I realise I do have a tendency to engage in hyperbole.
It’s an annoying habit, but you see I get excited about music.
And right now i’m pretty excited.
The new Amplifier album is out you see, although it’s not really an Amplifier album, it’s “Octopus” y’see. You have to follow the internal logic and the bands marketing here – to at least have a half a clue about what I am talking about. Suffice to say the three band members are those of Amplifier – i.e. Balamir, Mahony, and Brobin but for reasons which are explained coherently on the band’s website this release is specifically “The Octopus”. As the band say on the flier that comes with the album “Not even the third album by us. Just The Octopus in its own right”.
Yes……16 songs weighing in at 2 hours in length and covering two CDs. I’ve got the limited edition (one of 500) nicely signed by the band and wrapped up in a book/journal thingy which essentially an exercise in advance cryptography, as the text progressively reverts from alpha-numeric to symbols and requires a lot of attention to work your way through.
Released on a major?
Nope! All done either through Bandcamp or straight from the bands website where you can purchase a number of variations of releases – not easy to work out for the easily obfuscated ageing DJ here but great fun for all that. Â Three years to make and totally self-financed by the band so worthy of some detailed consideration methinks.
The opener “The Runner” sucks you in from the start – a mood piece capturing the attention with overlapping sounds and a great deal of growing tension. Â From thereon in the compulsion is to listen to the end just to find out what is going to happen next.
So what are we listening to here? Essentially intelligent. complex, progressive music of the rock ilk. This is pretty epic on a grand scale – and it’s Â not something to play to your aged Aunt Jemima on a Sunday afternoon over cucumber sandwiches and tea. What is impressive is the amount of damn noise three guys can make. Layers of riffs dominate for the most part and then complex songs kick in with picked fragile guitars which morph into flanged/fuzz monsters which chitter around an exciting rhythm section.Â Occasionally wunderkind Charlie Barnes plays keyboards and adds some more texture to the pieces. Balamir handles the vocal chores admirably and gets help every now and again from Mike Lennart, Claire Lemmon, Denise Johnson, and the amazing Rose Kemp (more about her in another review in the next day or so).
There are also some more atmospheric/musique concrete sections on the album which provide an effective counter-balance to the more “orchestral” parts.
You’ll want some sort of reference point here if you haven’t heard them before – and I’m trying not to do this as I shouldn’t really compare these guys with anyone as they stand very well in their own right as unique and cutting edge – but for those of you without the time to do the research thing let’s say “Porcupine Tree”, “Oceansize”, and Â “Opeth” as openers. Not typical of a band formed in Manchester at the time of the slow decline of post-punk but in another way sufficiently different from the trio of bands I’ve just mentioned to suggest something a little away from the usual raft of metal types. There’s a lot of melody here specifically amongst the mammoth riffing and “sturm und drang” bits. Another slight echo in my head – from a while back – is “Houses of the Holy” era Zeppelin – especially on “The Sick Rose” and “Fall of Empire” with their eastern scales. The aforementioned more relaxed sound experiments also remind me of early Floyd (Umma-Gumma) as well – especially the use of textures and laminal sounds.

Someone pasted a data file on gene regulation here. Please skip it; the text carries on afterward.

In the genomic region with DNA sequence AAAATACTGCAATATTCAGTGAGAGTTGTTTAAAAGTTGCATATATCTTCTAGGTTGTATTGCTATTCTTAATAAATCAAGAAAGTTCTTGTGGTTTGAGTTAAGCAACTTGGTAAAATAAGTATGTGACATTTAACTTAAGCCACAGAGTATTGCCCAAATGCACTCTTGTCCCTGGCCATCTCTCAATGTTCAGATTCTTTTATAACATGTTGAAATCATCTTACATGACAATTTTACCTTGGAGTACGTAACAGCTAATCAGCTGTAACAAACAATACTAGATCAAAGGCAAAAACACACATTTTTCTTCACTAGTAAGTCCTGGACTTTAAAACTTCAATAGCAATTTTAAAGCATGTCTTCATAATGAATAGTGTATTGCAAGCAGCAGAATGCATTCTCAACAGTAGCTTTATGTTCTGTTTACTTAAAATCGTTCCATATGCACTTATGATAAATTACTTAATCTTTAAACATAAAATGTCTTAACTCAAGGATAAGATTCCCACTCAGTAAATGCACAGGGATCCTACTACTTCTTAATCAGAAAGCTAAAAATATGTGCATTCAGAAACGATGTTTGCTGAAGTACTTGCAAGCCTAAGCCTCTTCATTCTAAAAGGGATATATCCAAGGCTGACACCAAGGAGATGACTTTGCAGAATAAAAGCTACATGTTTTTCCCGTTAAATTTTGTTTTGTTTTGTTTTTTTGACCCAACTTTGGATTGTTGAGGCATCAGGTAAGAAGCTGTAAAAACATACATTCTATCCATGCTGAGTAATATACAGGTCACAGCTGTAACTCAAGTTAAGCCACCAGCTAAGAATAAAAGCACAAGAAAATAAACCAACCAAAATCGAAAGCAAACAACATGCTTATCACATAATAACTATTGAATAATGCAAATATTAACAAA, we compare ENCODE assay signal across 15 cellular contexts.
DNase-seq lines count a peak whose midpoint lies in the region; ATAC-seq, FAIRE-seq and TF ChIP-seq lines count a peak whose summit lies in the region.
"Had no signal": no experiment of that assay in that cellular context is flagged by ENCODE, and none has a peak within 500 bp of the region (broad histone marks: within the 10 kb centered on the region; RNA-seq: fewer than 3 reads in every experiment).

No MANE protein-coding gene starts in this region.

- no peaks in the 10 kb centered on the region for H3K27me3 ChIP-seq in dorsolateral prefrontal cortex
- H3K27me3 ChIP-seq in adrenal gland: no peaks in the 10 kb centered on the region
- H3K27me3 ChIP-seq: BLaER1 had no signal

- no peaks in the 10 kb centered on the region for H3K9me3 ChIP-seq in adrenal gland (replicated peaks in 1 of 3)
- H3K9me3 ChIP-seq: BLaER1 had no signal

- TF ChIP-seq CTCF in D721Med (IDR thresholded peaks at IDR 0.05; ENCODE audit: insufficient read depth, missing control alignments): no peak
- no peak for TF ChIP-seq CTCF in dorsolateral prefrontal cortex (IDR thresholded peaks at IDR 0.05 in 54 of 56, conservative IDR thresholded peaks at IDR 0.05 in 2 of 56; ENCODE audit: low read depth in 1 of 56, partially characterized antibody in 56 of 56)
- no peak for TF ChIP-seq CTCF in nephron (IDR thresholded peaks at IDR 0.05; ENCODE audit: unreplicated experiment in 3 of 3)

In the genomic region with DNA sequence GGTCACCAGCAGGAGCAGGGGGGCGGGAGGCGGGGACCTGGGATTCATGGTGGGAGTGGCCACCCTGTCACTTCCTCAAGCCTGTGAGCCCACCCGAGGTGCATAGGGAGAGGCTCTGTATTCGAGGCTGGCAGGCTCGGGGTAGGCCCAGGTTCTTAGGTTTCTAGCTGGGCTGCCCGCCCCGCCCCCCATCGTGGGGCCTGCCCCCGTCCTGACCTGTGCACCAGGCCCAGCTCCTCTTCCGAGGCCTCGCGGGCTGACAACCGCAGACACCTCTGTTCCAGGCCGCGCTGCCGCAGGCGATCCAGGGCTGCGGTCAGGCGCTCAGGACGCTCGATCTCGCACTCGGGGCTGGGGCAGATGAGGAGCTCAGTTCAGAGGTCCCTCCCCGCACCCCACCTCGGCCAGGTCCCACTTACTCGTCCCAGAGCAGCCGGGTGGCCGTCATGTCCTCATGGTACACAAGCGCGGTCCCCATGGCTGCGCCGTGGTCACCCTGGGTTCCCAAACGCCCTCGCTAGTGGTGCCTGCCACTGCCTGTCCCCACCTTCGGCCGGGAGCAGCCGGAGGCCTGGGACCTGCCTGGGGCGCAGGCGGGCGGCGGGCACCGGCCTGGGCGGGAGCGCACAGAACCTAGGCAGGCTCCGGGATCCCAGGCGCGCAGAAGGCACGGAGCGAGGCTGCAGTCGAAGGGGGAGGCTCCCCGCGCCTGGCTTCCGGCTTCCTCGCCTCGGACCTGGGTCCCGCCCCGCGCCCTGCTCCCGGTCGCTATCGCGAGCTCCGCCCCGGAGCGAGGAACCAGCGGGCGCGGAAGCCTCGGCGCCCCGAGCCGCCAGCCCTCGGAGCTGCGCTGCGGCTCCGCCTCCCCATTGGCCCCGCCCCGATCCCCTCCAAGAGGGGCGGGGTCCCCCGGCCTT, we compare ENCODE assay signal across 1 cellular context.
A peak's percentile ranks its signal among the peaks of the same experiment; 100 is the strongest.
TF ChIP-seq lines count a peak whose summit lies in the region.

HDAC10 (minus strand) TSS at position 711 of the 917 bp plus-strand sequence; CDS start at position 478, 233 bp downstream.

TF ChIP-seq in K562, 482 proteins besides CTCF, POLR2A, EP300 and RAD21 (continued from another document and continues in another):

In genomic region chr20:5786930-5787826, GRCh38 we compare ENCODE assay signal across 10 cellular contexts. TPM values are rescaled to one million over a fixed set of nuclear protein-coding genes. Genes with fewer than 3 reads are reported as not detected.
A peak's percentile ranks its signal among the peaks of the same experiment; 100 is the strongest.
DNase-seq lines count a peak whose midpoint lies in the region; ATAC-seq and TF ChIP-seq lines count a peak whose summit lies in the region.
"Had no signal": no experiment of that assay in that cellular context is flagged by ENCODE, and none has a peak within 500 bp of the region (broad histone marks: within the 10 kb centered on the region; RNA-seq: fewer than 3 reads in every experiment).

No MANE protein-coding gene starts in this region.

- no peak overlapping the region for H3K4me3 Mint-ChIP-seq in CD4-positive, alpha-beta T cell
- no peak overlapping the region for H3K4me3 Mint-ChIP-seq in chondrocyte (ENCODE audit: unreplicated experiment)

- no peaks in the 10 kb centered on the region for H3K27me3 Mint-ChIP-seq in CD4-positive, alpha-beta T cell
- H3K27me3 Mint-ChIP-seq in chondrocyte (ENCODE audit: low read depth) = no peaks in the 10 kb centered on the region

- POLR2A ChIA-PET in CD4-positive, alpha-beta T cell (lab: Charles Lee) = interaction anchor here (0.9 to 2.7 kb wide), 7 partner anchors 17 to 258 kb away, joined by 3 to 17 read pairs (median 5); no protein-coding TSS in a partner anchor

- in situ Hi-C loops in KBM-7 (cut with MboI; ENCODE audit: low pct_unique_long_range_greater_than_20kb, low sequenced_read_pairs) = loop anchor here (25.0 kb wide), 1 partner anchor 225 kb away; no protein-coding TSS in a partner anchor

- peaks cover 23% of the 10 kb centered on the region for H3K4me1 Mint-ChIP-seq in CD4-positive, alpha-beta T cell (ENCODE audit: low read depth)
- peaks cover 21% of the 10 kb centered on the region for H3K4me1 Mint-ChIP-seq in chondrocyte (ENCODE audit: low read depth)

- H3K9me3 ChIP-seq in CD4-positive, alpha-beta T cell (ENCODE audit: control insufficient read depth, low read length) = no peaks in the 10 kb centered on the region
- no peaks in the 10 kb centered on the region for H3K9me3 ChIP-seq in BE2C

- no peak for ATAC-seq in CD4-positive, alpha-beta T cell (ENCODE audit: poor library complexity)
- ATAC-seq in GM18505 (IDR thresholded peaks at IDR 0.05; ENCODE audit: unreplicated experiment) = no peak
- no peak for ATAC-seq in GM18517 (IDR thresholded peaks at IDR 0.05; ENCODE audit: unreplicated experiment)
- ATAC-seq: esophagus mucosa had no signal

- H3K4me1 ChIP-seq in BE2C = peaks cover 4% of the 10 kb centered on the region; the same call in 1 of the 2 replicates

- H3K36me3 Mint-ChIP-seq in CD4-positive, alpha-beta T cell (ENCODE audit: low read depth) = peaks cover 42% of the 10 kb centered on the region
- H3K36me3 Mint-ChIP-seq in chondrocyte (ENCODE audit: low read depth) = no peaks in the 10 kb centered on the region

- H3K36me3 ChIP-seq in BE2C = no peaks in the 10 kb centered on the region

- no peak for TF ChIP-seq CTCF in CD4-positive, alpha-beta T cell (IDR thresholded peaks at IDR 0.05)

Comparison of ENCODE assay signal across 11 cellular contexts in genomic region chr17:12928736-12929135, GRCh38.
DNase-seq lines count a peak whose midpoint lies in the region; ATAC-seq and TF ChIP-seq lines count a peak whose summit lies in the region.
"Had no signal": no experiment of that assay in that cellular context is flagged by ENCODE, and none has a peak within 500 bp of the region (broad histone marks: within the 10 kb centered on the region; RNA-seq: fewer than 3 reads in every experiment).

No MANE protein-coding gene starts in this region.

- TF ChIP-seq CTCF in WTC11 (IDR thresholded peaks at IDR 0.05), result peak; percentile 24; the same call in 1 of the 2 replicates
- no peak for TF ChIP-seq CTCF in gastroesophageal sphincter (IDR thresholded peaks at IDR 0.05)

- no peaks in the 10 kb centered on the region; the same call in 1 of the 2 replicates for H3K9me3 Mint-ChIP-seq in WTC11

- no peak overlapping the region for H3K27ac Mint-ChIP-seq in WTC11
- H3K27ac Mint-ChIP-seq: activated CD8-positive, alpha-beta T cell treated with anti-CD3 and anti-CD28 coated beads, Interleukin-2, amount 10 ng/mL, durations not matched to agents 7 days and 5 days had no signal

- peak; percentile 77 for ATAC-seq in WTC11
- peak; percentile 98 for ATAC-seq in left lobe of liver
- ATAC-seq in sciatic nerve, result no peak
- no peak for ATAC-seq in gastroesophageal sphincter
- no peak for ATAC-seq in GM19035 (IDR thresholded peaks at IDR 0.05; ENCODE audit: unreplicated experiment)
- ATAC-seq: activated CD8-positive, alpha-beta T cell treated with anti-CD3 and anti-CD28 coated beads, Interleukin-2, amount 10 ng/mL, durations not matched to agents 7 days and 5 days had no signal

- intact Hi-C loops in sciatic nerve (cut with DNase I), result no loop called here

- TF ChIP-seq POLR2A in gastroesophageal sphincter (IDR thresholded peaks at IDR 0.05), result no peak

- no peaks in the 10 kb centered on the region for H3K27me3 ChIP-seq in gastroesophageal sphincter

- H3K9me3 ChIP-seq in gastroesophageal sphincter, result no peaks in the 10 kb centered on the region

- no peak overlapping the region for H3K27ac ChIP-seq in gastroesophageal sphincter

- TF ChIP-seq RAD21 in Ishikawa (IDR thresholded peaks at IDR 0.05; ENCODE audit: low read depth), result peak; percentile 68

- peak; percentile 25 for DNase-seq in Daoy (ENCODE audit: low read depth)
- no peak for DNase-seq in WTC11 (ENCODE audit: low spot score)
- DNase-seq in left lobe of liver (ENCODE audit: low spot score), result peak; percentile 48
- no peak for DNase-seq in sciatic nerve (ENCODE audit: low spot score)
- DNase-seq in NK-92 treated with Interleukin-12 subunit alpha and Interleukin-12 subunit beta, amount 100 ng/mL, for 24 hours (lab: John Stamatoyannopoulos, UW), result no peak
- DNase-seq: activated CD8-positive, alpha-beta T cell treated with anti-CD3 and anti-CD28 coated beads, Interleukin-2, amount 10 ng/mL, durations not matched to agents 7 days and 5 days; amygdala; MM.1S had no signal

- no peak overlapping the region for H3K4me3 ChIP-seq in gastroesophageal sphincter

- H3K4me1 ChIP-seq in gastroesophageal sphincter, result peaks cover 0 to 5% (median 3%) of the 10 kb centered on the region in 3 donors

This is an album you will need to set aside some time to listen to – there is a lot to absorb and all of it is valid. What is fascinating is the bravery in some of the pieces – the band are not afraid to use long silent sections to build tension for example. There is also sufficient variety – the moody and emotive “Bloodtest” is a good example, and the plaintive “Oscar Night” also – in the music to make an extended listen worthwhile.
I’ve been sent a lot of “rock” albums lately, music I would not normally listen to at any great length Â as it’s not got enough “jazz” in it, but I am observing in some bands Â a desire to break away from the confines of what can be a very narrow genre to listen to (aren’t they all to some extent…..) – this album manages to take the best of the accepted idiom and then add a number of different aspects which give it a more appealing feel. And there is also enough of a punk Â ethic in here in terms of discordance – “The Wave” for example has a pummelling garage feel to it – to attract those would not normally venture in this direction aurally.
I guess I will want to listen to this a few more times and I may well come back to this review at some point in the future with a few more observations on content and delivery – until then i’d say that if you want a change from the usual post-punk/post-rock stuff then take a listen to this
Band site merchandise page is here
You can listen to and buy the album digitally here